YNAB BLOG

5 Budgeting Articles to Refresh Your Knowledge, Smooth Your Workflow, and Reduce Your Stress

ynab4_iconThe couple dozen budgets I’ve reviewed have shown me that life can complicate budgeting. In the course of writing the reviews, I’ve found myself going back into YNAB’s support archive to make sure I’m giving sound budgeting advice. The support articles are a treasure trove of tips to make your money management easy with YNAB.

Here are sections of the support archive that will tune up your budgeting workflow:

1. Getting Started with Three Steps

Enter your income, budget your income, follow your budget. Sounds easy enough, but this article gives a great refresher on your fundamental budgeting workflow. Once you’re clear on how each of these steps keeps your budget accurate and up to date, move on to…

2. Handling Transactions and Transfers

What’s the difference between a transaction and a transfer? How do I record different types of income? What about reimbursements? Split transactions?

Correctly recording transactions can really throw people off. Use this series of lessons to make sure you know exactly how to get and keep accurate data into your budget.

3. Handling Credit Cards in YNAB

I have yet to review a budget where the budgeter didn’t use credit cards, and most of them have had a balance on a card. Managing credit card balances, payments, interest and fees is (at the moment), the trickiest part of using YNAB. Watch this quick 19-minute video to gain perfect clarity on how to manage your plastic with YNAB.

4. Rule 3: Rolling with the Punches

Everyone overspends. Everyone. Use this article to make sure you know how to manage normal overspending to keep your budget accurate.

5. Making a Fresh Start

Sometimes the wheels just come off – you stop recording transactions, your credit card situation makes a total mess of your budget, or you just fall off the budgeting wagon for a while. Don’t sweat it – it took me four years to finally wrap my head around budgeting and solidify the YNAB habit. What matters is jumping back in, and YNAB makes it easy.

By the way, over 5,000 people participated in YNAB’s live classes last month. No matter where you are in your YNAB “career”, there’s a class to help you get more use from the method and the software. Sign up for one today.

 

8 Responses to “5 Budgeting Articles to Refresh Your Knowledge, Smooth Your Workflow, and Reduce Your Stress”

  1. marienevada

    Thanks for these. I’ve taken a class which was very helpful. But these articles help me focus and came just in time for a little conundrum I have going on right now. So thanks for the great timing. (and because I’m “that” kind of person, let me help you with something else. It’s “have shown me” not “have showed me”. You’re welcome. lol )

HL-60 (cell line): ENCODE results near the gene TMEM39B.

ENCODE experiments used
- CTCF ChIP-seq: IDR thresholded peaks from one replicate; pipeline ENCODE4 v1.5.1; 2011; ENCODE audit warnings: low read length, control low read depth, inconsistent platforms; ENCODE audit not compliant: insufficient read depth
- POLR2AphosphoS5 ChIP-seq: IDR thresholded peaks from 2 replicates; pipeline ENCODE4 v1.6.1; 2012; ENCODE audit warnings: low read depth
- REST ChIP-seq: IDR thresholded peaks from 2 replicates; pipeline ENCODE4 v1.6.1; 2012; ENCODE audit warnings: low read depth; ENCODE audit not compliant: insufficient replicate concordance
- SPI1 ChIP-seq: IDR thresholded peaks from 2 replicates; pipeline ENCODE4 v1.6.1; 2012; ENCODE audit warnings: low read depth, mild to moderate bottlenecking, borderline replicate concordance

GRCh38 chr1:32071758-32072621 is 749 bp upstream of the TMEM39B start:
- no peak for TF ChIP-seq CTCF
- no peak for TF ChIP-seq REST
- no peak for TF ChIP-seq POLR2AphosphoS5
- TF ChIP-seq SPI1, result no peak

• mark

      Ha – I’ll take it! My dad has taught English for more than 30 years; I should know better. :)

  2. Anna Patel

    Where can I post our budget for your review? We are probably one of the few families who use don’t credit cards (neither myself or my husband has a credit card). We don’t have a mortgage (yet) or car payments. Our only revolving debt is my student loans (which run us about $350/month. I would be very interested to get feedback on our budget, and where we can improve, so we can save for our dream home.

    • mark

      Hi Anna –

      Send me an email at mark@youneedabudget…

      I’d love to look over your budget.

  3. Ben

    Your article title really caught my attention. Lately I have been finding my budget to cause more work than I feel is needed and don’t really benefit from the added overhead. I’m thinking of Walmart transactions that need a Split between my categories like Clothing, Personal Care, Household supplies etc. How many budgets do you find that have all these thrown into 1 category like “Shopping”? I think this would definitely smooth my workflow….I have been budgeting with YNAB for almost 4 years now and I feel I am well financially (no credit card debt, full buffer, etc.)…so I’m thinking I would be safe doing this. It’s just hard to “let go” of my habit of breaking them out into many categories though :)

  4. Malisa

    Coincidence that three of your five tune-up articles are ones that we offer full classes on?
    –Getting Started (which includes all four rules, so really, I could say four of the five)
    –Credit Cards
    –Starting Over (previously called Fresh Start, it includes the Fresh Start feature and 3 other ways to ‘start over’ or otherwise refresh your budget)

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